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No Actual Authentication? #1

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Wardrop opened this Issue Mar 16, 2012 · 10 comments

5 participants

@Wardrop
Wardrop commented Mar 16, 2012

By the looks of it, all this code is doing is getting the username out of the NTLM request and verifying it's existance in an LDAP directory. There is no actual authentication - anyone can spoof a username over ldap, in fact any browser that prompts for a username will allow a user to "authenticate" as anyone they want.

Am I missing something?

@steakknife

Authorization is still very useful.

@amw
amw commented Apr 26, 2012

Confirming the issue. No authentication is performed. All this gem does is confirming that the user (who the client claims to be) exists in AD.

@Wardrop Were you able to find some other gem to perform single sign on with active directory users?

@steakknife This gem doesn't provide any kind of authorization. Neither in theory nor in practice. I think you got this term mixed up.

@Wardrop
Wardrop commented Apr 26, 2012

@amw No, I didn't find any other gem that performs actual authentication. I decided to go down the path of letting Apache handle NTLM authentication before deciding to post-pone implementing single sign-on for the project I was working on.

@elia
elia commented May 8, 2012

Just for information I got a decent setup in which the whole authentication is handled by IIS.
Adapting from these instructions I got IIS to act as a reverse proxy for Rails server (thin, webrick, whatever…) on a *nix machine (a Mac with Pow! in development).

Here's the iirf.ini file that I used for development:

# NOTE: This file should be placed in the IIS document root for the application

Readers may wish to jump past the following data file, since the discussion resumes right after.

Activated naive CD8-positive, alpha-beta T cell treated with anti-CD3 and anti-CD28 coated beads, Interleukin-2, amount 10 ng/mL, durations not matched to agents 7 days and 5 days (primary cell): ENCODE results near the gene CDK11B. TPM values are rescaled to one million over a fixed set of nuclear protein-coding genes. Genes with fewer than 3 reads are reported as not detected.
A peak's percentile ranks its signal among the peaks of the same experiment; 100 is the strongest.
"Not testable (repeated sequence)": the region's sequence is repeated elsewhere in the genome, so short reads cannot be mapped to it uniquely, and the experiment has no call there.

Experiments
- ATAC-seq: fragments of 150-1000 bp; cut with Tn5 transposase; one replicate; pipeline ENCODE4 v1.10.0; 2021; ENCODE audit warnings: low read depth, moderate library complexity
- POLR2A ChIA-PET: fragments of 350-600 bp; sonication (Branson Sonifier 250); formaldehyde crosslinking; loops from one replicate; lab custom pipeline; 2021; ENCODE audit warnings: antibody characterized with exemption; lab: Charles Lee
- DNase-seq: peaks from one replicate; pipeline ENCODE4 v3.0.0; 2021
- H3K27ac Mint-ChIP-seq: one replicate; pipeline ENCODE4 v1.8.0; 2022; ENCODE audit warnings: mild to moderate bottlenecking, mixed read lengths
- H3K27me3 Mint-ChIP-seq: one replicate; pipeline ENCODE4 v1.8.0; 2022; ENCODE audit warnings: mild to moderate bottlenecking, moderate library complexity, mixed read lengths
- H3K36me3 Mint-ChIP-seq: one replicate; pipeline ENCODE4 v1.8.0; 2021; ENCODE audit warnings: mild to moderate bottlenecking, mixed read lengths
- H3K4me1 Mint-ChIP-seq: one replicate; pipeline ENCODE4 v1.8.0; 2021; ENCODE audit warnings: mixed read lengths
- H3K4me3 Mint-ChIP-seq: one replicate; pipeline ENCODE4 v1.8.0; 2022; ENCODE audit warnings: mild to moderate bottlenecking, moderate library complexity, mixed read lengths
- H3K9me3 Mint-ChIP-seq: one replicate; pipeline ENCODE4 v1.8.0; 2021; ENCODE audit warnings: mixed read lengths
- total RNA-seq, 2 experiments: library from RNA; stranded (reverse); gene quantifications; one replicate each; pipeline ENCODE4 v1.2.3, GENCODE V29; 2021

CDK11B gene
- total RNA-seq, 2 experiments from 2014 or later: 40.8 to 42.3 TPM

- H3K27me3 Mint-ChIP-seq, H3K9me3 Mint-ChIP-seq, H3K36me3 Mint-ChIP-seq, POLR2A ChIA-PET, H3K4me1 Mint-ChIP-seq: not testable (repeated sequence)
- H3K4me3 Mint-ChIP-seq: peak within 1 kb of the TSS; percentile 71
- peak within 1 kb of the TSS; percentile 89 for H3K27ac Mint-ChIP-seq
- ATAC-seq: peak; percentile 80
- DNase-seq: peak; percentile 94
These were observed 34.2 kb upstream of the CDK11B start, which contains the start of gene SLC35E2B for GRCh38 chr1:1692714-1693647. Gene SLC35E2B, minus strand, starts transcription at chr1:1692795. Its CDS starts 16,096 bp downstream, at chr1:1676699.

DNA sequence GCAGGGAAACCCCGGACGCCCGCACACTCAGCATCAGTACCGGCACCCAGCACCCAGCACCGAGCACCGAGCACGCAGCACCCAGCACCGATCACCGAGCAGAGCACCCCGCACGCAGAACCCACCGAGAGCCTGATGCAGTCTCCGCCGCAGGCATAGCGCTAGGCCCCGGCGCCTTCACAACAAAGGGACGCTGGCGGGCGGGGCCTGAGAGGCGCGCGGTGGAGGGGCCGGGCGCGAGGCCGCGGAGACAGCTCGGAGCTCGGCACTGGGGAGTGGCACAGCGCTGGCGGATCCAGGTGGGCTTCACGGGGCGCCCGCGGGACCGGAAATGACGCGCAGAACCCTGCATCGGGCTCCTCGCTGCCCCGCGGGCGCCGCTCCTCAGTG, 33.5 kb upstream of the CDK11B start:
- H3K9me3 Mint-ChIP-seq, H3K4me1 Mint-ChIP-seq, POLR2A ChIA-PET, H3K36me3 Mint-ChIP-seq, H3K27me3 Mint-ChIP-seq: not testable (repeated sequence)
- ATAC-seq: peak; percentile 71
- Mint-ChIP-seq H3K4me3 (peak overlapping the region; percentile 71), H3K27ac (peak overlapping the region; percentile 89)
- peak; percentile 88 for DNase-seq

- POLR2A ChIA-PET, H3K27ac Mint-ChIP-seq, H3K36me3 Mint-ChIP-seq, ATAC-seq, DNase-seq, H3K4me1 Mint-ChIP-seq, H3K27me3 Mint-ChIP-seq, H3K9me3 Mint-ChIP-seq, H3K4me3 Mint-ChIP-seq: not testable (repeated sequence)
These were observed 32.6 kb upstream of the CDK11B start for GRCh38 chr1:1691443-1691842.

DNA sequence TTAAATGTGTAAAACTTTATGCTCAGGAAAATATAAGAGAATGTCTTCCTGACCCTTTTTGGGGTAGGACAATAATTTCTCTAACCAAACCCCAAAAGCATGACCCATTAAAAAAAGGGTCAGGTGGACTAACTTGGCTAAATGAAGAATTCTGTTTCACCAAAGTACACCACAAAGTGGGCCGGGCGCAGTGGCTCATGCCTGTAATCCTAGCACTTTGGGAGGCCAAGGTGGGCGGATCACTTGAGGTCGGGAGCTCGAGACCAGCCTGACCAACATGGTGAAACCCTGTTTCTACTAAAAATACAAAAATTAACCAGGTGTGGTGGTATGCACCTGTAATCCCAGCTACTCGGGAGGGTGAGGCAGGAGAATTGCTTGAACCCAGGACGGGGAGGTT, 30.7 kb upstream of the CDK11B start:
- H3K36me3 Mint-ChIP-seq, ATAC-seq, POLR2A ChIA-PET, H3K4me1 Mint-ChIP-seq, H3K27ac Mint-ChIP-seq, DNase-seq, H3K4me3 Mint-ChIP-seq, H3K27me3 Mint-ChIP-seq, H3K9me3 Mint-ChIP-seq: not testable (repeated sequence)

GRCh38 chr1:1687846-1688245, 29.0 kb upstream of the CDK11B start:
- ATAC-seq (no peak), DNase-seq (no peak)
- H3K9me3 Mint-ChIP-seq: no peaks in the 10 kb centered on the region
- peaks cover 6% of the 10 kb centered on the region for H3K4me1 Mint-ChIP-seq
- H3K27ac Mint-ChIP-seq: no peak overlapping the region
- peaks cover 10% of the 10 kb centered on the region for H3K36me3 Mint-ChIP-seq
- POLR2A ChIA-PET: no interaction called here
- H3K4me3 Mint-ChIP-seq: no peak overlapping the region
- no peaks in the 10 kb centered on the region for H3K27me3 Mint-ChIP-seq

# Put the following linw in windows etc/hosts file
# 
#   172.18.27.252 intranet.dev
# 

StatusInquiry ON
RewriteLogLevel 3
RewriteLog ..\..\TEMP\iirf
RewriteCond %{REQUEST_FILENAME} -f
RewriteRule ^.*$ - [L]
ProxyPass ^/(.*)$ http://intranet.dev:80/$1
ProxyPassReverse / http://intranet.dev/

# Disable HTTPS
# 
#   RewriteCond %{HTTPS} on
#   RewriteHeader X_FORWARDED_PROTO ^$ https
# 

With this setup you can rely on the fact that the authentication is performed by IIS and you only get authenticated request containing a Type-1 ntlm message (or Type-3, I'm not completely sure about this). I also removed rack-ntlm and kept only net-ntlm and used it to extract the username this way:

require 'kconv'
require 'net/ntlm'

if /^(NTLM|Negotiate) (.+)/ =~ env["HTTP_AUTHORIZATION"]
  encoded_message = $2
  message = Net::NTLM::Message.decode64(encoded_message)
  user = Net::NTLM::decode_utf16le(message.user)
end
@steakknife

+1 awesome for followup. :cake:

@elia
elia commented May 11, 2012

@lukefx can we close this?

@amw
amw commented May 11, 2012

I don't think we should. It should stay wide open as a warning and guide to other developers. I would go as far as suggesting to modify the project's README to say that this gem is broken and that your application will be unsecured if you decide to use it in production.

@elia
elia commented May 11, 2012

@amw you right, fixing the README is the real issue.

@amw
amw commented May 11, 2012

:-)

Well, that's not what I meant, but if no one is going to commit a real fix then it's the least we can do.

@elia elia added a commit to elia/rack-ntlm that referenced this issue May 11, 2012
@elia elia Add notice about issue #1 to README b334c7d
@lukefx
Owner
lukefx commented May 11, 2012

ok guys, sorry for the long waited response. I'm full time on a project but I've created a branch and I'm trying to fix the authentication.

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